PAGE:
GIRL TALK by Cindy Blake

GIRL TALK

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KIRKUS REVIEW

Sex, cigarettes, and self-pity.

Newly divorced freelance-journalist Samantha leaves New York and heads for London. Why, oh why, did David, trendy photographer, dump her for a beautiful model? Perhaps Georgia Green will know. Georgia is American but married (unhappily) to David’s best friend, the oh-so-British Andrew. She’s clever, successful, and even has a requisite fetish for chick-lit plots: she’s still obsessing over split ends at age 35. When not twiddling her hair, she’s a literary agent, with one very successful client, Eugenie Woodrow, the author of Let Her Go, a thriller about three beauties who fall in love with their deranged but sexy kidnapper. At the moment, Eugenie has a bad case of writer’s block—but she comes up with an utterly marvelous idea. Perhaps Samantha’s miserable experiences could be appropriated for her next novel! Given enough alcohol and other encouragement, Samantha could even be an avenging angel, taking revenge on all bastards—beginning with John Rankin, the handsome gynecologist who jilted sweet young Jilly and others. Too naïve to say no, Samantha lets the two older women take over. Eugenie advises her on clothes and makeup, while Georgia delves into more intimate areas, like the removal of unfashionable body hair. A day or two later, painted, primped, and waxed to the shrieking point, Sam ventures into Rankin’s lair. He’s smitten with the young American, who continues to play the game even though faintly disgusted by the doctor’s overconfident lechery. Then she finds a list of all his lovers and their ratings, in stars. The trio looks for names they know, mostly in order to stir up more pointless trouble—and so it goes.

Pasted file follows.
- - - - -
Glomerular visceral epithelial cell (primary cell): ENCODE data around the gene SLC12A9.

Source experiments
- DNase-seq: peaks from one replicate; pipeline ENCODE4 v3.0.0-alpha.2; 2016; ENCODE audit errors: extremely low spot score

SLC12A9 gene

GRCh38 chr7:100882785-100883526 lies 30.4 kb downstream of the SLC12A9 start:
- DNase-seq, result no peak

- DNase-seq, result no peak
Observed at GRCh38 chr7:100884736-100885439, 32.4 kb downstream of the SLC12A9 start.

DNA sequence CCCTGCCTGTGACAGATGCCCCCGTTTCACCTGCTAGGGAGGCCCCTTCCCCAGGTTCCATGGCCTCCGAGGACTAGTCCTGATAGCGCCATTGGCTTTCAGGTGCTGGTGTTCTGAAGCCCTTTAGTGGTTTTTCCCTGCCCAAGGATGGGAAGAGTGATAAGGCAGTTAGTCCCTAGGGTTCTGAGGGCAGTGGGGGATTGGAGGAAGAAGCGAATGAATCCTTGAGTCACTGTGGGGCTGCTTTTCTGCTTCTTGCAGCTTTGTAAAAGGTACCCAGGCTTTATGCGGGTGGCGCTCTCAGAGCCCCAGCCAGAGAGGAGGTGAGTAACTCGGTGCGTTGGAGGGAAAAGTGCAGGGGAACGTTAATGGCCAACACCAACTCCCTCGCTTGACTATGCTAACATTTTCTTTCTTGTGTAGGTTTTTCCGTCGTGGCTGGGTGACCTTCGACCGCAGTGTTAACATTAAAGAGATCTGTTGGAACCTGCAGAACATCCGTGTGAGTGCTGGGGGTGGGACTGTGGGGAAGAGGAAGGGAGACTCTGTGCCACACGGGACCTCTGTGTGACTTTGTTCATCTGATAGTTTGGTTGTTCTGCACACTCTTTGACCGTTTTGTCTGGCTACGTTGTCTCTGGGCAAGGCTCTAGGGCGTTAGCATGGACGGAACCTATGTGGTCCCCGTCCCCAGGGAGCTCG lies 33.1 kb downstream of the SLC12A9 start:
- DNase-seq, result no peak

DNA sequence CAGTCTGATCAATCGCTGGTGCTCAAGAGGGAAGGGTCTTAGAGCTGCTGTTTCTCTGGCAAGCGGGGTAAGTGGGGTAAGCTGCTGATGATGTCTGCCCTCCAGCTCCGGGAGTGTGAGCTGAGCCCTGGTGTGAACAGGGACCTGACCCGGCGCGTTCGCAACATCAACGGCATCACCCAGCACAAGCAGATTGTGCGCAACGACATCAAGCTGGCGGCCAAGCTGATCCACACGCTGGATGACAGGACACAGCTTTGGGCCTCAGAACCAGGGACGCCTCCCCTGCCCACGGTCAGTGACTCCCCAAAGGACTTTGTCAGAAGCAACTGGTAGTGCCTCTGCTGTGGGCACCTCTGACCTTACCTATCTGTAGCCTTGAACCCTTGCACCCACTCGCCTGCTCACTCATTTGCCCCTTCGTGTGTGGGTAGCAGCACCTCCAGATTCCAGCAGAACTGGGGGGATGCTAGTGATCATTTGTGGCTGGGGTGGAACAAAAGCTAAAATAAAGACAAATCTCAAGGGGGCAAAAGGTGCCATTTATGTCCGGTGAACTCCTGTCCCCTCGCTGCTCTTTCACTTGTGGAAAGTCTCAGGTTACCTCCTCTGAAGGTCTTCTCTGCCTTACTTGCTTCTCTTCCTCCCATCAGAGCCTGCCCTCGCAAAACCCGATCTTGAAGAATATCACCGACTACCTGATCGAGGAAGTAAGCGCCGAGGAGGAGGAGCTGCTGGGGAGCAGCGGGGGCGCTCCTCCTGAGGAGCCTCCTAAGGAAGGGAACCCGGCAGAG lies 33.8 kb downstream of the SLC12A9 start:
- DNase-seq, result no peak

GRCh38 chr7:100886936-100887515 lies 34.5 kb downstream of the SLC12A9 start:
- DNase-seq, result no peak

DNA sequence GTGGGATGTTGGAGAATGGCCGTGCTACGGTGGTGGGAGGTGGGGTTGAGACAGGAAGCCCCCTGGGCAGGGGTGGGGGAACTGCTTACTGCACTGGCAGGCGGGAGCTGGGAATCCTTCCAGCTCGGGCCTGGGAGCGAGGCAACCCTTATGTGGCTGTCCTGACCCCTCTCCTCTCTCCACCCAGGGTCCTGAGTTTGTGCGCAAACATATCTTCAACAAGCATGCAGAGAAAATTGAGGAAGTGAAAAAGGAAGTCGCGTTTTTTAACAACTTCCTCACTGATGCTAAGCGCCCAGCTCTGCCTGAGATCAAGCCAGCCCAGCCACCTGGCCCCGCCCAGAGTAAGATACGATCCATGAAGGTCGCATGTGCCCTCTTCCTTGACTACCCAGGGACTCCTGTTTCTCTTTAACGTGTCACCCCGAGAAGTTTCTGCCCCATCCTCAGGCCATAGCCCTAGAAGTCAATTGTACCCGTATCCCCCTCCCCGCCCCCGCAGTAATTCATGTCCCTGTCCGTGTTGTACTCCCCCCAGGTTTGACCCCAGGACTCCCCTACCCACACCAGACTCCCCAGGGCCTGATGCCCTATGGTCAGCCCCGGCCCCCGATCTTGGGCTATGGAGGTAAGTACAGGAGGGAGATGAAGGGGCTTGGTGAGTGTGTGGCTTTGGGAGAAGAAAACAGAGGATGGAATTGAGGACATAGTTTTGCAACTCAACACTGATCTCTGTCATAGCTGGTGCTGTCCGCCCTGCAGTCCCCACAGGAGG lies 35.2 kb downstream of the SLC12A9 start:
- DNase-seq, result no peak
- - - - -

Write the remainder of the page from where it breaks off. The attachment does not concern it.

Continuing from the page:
Recycled farce from the author of Second Wives (1999), filled with dopey puns and dated pop-culture references. Earth to author: Phil Donahue is off the air and Princess Diana is dead.

Pub Date: March 1st, 2003
ISBN: 0-7278-5905-6
Page count: 224pp
Publisher: Severn House
Review Posted Online:
Kirkus Reviews Issue: Jan. 15th, 2003